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Hello Cooper

thanks for the reply

I do use a SATA ( i think I know the difference betweeb SATA and IDE ;-) )

well I tried to install SUSE and the device as you said is "sda" ... tried Ubuntu Server version.. the same "sda"

so is Debian having problem to recogize the SATA disk.. i though that was fixed starting with kernel 2.6

with Suse or Ubuntu .. the dual core is recognized

and under both linux dist. the hdparm gives

Timing cached reads:   4704 MB in  2.00 seconds = 2352.00 MB/sec

 Timing buffered disk reads:   204 MB in  3.02 seconds =   67.55 MB/sec

so what do you think?

i did a test to copy a 800 MB file and it copied it from a mac client to the server in fairly 20-30 sec

please give feedbacks

thanks a lot

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Then the only thing I can think of is that in the kernel you originally used you managed to activate the setting labelled:

Support for SATA (deprecated; conflicts with libata SATA driver)

So yeah, bad idea to use that.

The speeds for the harddisk now look about right. Cached reads are quicker than mine because you're using SATA-II (3gb) whereas I'm using SATA-I (1.5 GB/s). The speed of the medium itself is where I pretty much expect it to be for a drive that size.

800 megs in half a minute equates to about 26 MB/s in writing speed. That's not bad. Since you did this across a network, there might be a little deviance somewhere there, so just to make sure, run Bonnie++. It'll do a variety of local reading and, more importantly, writing tests on your actual filesystem, so you're not only testing the disk itself, but any settings of the filesystem that you may have toyed with aswell.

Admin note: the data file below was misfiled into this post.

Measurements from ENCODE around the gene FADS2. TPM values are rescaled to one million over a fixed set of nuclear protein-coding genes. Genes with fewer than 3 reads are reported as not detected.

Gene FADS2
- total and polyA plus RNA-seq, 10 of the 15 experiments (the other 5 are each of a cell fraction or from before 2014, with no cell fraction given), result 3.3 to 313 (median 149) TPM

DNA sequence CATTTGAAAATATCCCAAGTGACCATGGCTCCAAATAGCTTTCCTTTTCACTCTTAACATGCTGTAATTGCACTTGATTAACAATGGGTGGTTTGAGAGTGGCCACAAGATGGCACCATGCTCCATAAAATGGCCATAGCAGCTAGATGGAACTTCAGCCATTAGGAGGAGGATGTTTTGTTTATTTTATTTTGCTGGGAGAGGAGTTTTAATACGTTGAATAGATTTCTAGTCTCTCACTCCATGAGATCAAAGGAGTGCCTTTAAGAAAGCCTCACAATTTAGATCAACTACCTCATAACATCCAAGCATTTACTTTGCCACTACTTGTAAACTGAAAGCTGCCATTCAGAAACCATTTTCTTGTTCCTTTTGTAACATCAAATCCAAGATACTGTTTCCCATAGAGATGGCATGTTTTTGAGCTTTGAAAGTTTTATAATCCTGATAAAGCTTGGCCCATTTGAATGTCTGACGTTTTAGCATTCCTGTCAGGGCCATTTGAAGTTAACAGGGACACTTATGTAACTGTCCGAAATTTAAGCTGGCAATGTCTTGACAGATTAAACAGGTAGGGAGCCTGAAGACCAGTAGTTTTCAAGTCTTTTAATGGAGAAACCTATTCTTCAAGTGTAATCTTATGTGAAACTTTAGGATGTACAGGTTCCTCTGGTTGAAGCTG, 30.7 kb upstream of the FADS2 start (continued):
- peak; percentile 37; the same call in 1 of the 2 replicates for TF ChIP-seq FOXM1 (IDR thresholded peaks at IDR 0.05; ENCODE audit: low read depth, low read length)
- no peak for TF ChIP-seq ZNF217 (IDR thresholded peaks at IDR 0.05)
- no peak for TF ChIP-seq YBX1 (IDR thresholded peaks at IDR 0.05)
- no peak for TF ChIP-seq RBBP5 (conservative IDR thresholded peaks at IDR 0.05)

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Thanks Cooper for all the help you've given me so far...

I have gone to install ubuntu server since debian messes up my hard disk... too bad :cry:

The ubuntu server version seemed a bit weird... the first thing I had to do was to install xinetd while inetd.conf was present on the system... and man... what the hec of a job to install that laser printer... looks like ubuntu server is a bit messed up.... have you ever tried it?

I dunno how i feel about running ubuntu as server... would they be an alternative since Debian cann't be installed (old kernel.. not good drivers)..

I though of Suse since the german government uses it...

what do you think? any recommendations....

thank you so much!